Mount Rainier National Park

Mount Rainier National Park

Hiking Trails

Burroughs Mountain Trail – strenuous

The five-mile loop trail crosses high mountain meadows and ridges. Beginning at Sunrise, walk along the subalpine meadows and watch for pika and marmots, small mammals that live above the timberline. The trail starts out easy but gets trickier with its 1,200-foot elevation gain, three hours of hiking time and a steep snowfield crossing in early season.

Skyline Trail – strenuous

Burroughs Mountain Trail — strenuous

The five-mile loop trail crosses high mountain meadows and ridges. Beginning at Sunrise, walk along the subalpine meadows and watch for pika and marmots, small mammals that live above the timberline. The trail starts out easy but gets trickier with its 1,200-foot elevation gain, three hours of hiking time and a steep snowfield crossing in early season.

Skyline Trail — strenuous

Beginning near the Paradise Visitor Center, take the half-day trail leading up the west side of Alta Vista Ridge. The five-mile loop trail, with only a 1,500-foot elevation gain, offers spectacular views of Nisqually Glacier at Glacier Vista, and Mounts Adams and Saint Helens at Panorama Point.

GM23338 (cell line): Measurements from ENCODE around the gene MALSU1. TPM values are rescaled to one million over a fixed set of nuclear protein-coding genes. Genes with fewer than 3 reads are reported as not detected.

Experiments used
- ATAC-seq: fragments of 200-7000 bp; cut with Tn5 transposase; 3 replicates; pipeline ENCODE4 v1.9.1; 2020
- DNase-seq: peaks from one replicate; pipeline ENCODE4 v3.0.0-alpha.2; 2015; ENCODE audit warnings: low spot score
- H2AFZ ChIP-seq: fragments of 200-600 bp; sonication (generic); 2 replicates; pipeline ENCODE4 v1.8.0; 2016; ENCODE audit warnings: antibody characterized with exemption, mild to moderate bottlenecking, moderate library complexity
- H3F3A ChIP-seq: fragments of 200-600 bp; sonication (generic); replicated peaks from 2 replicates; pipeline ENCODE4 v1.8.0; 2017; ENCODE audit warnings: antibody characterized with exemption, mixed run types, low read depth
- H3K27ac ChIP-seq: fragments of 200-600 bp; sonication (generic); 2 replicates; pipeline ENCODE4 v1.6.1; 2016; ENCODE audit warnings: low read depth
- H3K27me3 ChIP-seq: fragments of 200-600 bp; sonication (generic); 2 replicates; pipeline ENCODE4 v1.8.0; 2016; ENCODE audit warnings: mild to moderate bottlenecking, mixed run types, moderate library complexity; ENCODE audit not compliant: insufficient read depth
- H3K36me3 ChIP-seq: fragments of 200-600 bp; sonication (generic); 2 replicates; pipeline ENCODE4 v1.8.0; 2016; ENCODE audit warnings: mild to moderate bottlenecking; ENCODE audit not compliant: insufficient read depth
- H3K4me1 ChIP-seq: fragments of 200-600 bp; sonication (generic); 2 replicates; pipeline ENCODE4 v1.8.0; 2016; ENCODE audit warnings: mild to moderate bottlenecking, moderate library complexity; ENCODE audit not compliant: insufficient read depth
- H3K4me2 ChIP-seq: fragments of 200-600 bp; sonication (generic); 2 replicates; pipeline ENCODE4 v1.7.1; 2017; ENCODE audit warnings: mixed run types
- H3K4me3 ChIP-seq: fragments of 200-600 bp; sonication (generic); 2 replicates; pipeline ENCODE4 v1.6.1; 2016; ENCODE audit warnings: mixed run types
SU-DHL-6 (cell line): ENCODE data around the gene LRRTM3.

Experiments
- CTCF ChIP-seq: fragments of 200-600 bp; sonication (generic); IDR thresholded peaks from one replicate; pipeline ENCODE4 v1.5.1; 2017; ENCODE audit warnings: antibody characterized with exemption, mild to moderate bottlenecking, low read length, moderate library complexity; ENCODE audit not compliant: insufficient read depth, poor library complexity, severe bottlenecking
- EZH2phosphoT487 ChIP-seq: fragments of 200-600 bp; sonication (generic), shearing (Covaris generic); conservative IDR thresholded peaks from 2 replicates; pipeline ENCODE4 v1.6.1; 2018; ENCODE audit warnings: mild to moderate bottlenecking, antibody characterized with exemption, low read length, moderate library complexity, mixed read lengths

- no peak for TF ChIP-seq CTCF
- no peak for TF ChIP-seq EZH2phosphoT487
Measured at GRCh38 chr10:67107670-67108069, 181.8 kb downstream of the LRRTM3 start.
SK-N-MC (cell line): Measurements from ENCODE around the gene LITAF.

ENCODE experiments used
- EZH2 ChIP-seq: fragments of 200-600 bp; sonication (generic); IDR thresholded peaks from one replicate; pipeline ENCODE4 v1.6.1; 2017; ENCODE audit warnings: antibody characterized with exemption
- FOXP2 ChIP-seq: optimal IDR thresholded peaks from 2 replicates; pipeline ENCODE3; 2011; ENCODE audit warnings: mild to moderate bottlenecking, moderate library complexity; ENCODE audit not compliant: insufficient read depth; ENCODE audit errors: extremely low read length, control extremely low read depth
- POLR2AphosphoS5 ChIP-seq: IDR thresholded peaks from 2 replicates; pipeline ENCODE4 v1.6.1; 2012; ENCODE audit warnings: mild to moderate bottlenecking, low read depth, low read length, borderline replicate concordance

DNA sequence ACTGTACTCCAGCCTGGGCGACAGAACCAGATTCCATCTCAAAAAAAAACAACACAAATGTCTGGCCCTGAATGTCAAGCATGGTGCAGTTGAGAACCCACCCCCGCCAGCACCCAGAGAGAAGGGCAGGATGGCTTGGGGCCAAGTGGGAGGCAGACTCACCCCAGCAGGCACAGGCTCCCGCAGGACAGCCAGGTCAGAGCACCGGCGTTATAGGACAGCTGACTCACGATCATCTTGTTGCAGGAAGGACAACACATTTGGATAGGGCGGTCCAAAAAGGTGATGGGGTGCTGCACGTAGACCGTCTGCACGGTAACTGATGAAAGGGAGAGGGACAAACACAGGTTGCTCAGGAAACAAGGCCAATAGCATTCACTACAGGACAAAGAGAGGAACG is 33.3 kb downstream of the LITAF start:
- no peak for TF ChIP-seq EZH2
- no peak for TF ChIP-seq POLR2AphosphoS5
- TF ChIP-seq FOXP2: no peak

Wonderland Trail — strenuous

Wonderland's trailheads are located throughout the park and walking all or even some of this trail's 93 miles is the comprehensive way to explore the park. The 10- to 14-day trail circles Mount Rainier, passing through subalpine meadows, glacial streams, valley forests and mountain passes. This hike has a cumulative change in altitude of 20,000 feet and reaches its highest point at Panhandle Gap, which is at 6,901 feet.

Two sections of the Wonderland Trail will be unusable this year. On the Carbon Glacier Trail, hikers will be rerouted across the Carbon River at the Lake James crossing, then south along the Northern Loop Trail to the Carbon Glacier. An earth slide in Stevens Canyon will reroute hikers along the Stevens Canyon Road for about four miles.